This is a major development because if you apply Bigelow's CJ more broadly, it means that the ITAR rules are still in place for what they were meant to cover - the transfer of military technology, but it also means that the private space industry that was getting caught in the complex rules and regulations are able to operate for the first time without having to go through the complicated, expensive, and dilatory export approval process.
Everyone agrees that export control over military applications is necessary and the State Department has many able folks who work tirelessly on this issue, often understaffed and underappreciated. But some companies were stuck in the ITAR world just because they had a widget that was space related - and thus, under ITAR, that widget had to be treated as a weapon.
With Bigelow's CJ request, there is a positive glimmer that the private space industry may now not automatically be treated lump sum as military, and can provide its customers with a space experience unfettered by the most egregious aspects of ITAR.
Tim Hughes, chief counsel of SpaceX
"In quick response to your questions: At this point, it's really not clear whether this represents a significant shift in policy that foretells a shift on other parts of ITAR. However, the Bigelow CJ request approval is exciting because it appears to represent a common-sense approach to ITAR whereby hardware and design details remain ITAR-protected, but general engagement by would-be international participants will not be subject to burdensome ITAR-related filings, agreements, and monitoring plans. With respect to planned entrepreneurial space activities and manned missions, ITAR burdens are a bit of an unknown and potentially problematic, so this is quite encouraging. The Bigelow CJ would appear to bode well for commodity jurisdiction requests that may be made by other companies, such as SpaceX, to engage with foreign astronauts with respect to cargo or crewed missions to the International Space Station or private spacecraft."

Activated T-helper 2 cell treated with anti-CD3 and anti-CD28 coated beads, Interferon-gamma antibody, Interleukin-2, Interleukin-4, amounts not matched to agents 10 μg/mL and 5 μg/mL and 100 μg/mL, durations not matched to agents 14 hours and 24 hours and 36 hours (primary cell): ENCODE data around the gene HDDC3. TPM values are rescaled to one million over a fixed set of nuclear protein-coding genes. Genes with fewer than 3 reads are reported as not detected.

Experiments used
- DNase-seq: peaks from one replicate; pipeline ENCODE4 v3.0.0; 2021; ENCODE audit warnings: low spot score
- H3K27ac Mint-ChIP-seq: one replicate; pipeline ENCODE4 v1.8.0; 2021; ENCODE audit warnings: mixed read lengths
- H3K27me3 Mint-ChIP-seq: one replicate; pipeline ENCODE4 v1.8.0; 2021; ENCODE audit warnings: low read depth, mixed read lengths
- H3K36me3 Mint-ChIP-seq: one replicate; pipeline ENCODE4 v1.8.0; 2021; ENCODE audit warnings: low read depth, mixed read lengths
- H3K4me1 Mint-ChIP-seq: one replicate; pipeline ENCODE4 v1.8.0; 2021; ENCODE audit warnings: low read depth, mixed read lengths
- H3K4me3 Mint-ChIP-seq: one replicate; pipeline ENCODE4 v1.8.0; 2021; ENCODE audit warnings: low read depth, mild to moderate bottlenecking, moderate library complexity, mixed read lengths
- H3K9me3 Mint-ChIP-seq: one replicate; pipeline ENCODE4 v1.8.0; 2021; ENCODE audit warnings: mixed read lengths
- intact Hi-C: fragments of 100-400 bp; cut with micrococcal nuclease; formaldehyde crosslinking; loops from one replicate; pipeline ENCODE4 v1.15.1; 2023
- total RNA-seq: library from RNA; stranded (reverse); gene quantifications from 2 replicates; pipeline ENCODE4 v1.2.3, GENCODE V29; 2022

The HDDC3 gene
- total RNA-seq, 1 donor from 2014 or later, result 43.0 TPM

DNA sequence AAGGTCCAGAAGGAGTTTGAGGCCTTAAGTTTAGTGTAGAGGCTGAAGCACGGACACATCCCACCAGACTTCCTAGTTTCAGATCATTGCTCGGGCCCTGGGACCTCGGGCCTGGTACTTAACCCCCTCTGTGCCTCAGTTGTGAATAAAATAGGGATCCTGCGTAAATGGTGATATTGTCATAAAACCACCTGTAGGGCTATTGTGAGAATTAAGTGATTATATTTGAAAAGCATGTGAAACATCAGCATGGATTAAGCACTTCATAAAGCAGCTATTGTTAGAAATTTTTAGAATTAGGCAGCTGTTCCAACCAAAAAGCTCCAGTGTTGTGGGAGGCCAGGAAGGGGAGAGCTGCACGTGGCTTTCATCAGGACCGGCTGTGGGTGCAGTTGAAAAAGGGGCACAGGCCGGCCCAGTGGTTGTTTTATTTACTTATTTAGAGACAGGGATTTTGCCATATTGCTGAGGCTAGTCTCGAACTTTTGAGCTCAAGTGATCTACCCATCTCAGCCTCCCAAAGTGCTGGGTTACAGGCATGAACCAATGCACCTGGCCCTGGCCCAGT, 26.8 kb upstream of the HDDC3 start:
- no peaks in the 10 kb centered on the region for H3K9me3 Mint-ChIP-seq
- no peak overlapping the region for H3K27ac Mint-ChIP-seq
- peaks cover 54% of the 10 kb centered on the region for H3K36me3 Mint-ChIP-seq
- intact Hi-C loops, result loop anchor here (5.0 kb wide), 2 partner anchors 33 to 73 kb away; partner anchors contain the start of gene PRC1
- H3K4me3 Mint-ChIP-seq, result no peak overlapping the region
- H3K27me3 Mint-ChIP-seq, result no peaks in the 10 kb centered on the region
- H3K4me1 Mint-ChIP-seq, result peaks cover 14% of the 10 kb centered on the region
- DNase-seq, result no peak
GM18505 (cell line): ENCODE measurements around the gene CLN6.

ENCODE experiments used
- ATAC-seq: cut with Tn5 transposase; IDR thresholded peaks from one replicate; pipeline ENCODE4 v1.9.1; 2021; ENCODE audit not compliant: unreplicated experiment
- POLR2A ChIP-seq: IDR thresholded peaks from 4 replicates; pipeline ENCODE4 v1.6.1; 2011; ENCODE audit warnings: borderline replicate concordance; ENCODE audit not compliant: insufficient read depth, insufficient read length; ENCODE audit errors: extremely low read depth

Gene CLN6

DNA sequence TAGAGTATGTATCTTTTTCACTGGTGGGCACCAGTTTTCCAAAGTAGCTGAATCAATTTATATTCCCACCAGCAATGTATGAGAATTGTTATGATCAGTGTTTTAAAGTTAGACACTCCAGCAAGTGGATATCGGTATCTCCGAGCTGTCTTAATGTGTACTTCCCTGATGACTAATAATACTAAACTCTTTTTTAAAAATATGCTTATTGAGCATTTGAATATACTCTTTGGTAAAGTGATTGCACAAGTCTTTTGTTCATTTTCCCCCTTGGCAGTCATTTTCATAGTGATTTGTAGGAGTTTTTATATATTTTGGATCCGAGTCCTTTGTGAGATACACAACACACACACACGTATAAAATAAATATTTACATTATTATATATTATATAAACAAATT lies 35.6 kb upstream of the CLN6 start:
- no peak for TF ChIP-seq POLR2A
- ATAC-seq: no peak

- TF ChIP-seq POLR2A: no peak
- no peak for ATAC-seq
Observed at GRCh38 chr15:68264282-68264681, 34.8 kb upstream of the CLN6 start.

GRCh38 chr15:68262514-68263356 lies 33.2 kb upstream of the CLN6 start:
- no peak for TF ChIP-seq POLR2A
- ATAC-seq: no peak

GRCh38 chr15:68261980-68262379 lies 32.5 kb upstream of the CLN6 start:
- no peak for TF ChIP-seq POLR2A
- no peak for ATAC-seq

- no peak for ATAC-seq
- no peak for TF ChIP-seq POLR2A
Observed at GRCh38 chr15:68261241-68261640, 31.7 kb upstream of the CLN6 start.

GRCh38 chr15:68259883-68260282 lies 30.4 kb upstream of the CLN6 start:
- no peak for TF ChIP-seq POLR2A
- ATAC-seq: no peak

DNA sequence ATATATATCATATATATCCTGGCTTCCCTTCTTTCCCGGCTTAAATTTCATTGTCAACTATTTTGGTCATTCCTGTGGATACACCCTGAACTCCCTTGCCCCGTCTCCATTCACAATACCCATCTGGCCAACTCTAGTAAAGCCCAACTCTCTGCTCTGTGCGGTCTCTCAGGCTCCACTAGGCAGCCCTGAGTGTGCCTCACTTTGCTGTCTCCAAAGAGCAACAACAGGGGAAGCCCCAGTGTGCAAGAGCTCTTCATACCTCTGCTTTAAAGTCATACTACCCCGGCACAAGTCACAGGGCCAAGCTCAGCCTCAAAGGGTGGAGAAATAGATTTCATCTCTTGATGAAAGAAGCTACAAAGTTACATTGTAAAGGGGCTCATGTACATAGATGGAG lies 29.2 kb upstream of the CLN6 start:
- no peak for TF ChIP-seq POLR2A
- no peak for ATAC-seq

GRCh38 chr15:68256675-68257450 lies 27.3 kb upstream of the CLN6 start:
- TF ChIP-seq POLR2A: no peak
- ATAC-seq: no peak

George Nield, associate administrator for commercial space transportation within the Federal Aviation Authority
"We have not yet seen the commodity jurisdiction ruling, nor was the FAA involved in the review, so I really can't be very specific about what it says or what it will mean for Bigelow Aerospace.